Rx(string code, int mode): int

Execute a line of R code. Similar to the Ri / Rd / Rv functions below, as evaluating an expression is also just executing code; the difference is that Rx() can send commands asynchronously, allows R and Zorro to do computations in parallel, and prints R output to the Zorro window.


code R code line to be executed (1000 characters max).

0 - synchronous. Wait until the computation was finished (default).
1 - asynchronous. Return immediately. Rrun() can be used to check when the next R command can be sent.
2 - asynchronous, with a wait loop. Return 1 when finished, or quit with returning 0 when the session was aborted due hitting [Stop] or due to a fatal R error.
3 - asynchronous with a wait loop, and direct R print output to the Zorro window. The debuglevel must be set accordingly.

Rset(string name, int n)

Rset(string name, var d)

Rset(string name, var *v, int elements)

Rset(string name, var *m, int rows, int cols)

Store an int, var, series or matrix in the R variable name.


name Name of the R variable.
i int value to be assigned to a R integer variable.
d var value to be assigned to a R floating point variable.
v Pointer of the var array or series to be assigned to a R vector.
m Pointer of the var array to be assigned to a R matrix, by row order.
elements Length of the vector or series. Make sure to give the exact number of elements.
rows, cols Number of rows and columns of the matrix.

Ri(string expression): int

Rd(string expression): var

Rv(string expression, var *v, int elements)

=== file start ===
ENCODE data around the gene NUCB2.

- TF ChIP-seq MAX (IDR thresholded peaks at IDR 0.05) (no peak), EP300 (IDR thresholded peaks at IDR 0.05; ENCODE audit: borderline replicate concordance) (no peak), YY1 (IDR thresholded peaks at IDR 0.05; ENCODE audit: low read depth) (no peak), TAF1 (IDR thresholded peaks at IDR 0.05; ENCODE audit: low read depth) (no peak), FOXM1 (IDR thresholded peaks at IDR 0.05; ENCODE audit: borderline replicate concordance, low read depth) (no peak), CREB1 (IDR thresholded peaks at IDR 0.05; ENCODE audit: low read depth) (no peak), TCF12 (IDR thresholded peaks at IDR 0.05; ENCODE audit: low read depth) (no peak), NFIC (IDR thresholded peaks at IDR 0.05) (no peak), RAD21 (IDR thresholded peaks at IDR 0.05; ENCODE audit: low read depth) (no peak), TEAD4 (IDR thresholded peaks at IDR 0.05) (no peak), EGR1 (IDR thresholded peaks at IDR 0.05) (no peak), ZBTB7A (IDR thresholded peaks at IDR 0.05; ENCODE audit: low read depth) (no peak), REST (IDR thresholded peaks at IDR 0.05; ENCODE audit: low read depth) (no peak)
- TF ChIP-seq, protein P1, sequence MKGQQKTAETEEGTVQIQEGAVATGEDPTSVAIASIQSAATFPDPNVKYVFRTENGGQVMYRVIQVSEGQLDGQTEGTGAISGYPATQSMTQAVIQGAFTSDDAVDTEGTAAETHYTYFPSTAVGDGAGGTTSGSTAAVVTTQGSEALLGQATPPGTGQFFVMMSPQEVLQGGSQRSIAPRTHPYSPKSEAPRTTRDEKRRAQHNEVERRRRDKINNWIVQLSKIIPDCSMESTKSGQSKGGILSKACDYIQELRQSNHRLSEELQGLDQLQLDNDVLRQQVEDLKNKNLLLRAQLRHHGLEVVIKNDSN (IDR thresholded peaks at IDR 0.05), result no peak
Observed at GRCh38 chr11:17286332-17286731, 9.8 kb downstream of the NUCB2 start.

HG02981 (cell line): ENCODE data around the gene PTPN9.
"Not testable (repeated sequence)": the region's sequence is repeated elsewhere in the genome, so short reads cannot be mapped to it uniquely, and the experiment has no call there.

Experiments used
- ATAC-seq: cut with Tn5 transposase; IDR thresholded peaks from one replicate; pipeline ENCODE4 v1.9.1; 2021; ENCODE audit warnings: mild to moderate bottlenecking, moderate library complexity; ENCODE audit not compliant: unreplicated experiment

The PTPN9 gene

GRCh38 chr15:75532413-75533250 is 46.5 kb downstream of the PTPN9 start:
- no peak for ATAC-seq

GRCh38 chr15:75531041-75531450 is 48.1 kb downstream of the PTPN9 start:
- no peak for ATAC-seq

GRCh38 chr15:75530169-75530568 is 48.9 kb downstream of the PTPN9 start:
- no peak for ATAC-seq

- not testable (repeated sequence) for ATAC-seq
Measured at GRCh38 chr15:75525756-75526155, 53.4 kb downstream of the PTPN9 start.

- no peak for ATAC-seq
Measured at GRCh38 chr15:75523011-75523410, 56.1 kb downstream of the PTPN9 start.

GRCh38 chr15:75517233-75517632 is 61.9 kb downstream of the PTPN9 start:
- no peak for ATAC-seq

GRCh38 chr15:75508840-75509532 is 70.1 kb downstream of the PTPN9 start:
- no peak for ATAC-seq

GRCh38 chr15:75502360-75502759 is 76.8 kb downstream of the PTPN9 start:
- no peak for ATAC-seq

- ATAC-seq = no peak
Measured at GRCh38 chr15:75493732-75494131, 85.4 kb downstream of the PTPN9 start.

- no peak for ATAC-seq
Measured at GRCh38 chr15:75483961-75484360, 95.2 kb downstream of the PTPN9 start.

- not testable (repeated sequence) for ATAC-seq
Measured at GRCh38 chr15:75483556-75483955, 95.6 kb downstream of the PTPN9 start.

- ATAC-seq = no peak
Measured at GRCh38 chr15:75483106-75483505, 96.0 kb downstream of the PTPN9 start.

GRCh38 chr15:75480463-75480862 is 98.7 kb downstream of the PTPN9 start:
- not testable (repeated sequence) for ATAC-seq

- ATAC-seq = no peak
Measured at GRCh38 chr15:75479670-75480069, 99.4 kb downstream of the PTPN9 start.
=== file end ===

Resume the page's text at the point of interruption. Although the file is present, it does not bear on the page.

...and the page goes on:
Evaluate the given R expression, and return the result as an int, double, or vector. The expression can be a single variable, a R function, or any R code that will evaluate to the required variable type.


expression R expression to be evaluated (1000 characters max).
v Pointer of the var array to be filled with the R vector.
elements Number of elements of the vector; must be identical in the R code and in the lite-C script.


Examples (see also advise):

// do some R calculations
#include <default.c>
#include <r.h> function main() { Rstart("",2); // enable output var vecIn[5],vecOut[5]; int i; for(i=0; i<5; i++) vecIn[i] = i; Rset("rin",vecIn,5); // set up a vector Rx("rout <- rin * 10"); // perform some arithmetics Rx("print(rout)",3); // print rout to the Zorro window Rv("rout",vecOut,5); // read it back if(!Rrun()) printf("Error - R session aborted!"); else for(i=0; i<5; i++) printf("%.0f ",vecOut[i]); }
//Example for computing trade signals in R
#include <r.h>

int Size = 200; // number of candles needed by the R algorithm  

bool RCheck()
   if(!Rrun()) {
     quit("R session aborted!");
     return false;     
   return true;

function run()
  BarPeriod = 60;
  LookBack = Size;
  if(is(INITRUN)) {
// load all required R objects from a file in the Zorro Data folder 
// make sure everything loaded ok
    if(!RCheck()) return;

// generate reverse price series (latest price comes last)
  vars O = rev(series(priceOpen())),
    H = rev(series(priceHigh())),
    L = rev(series(priceLow())),
    C = rev(series(priceClose()));
  if(!is(LOOKBACK)) {
// send the last 200 candles to R

// let R compute the signal
    var Signal = Rd("Compute(Open,High,Low,Close)");
    if(!RCheck()) return;
    if(Signal > 0 && !NumOpenLong)
    if(Signal < 0 && !NumOpenShort)
// export historical price data to R
string name = "Data\\Export.csv";

function run()
  BarPeriod = 60;
  StartDate = 20140101;

  if(is(INITRUN)) // write the header
    file_write(name,"Date, Open, High, Low, Close",0);
      "\n%04i-%02i-%02i %02i:%02i, %.5f, %.5f, %.5f, %.5f",

/* in R:
> Data <- read.csv('C:/Projects/Zorro/Data/export.csv') # mind the forward slashes
> plot(Data$Close)
> ...

See also:

Code conversion, DLL interface, advise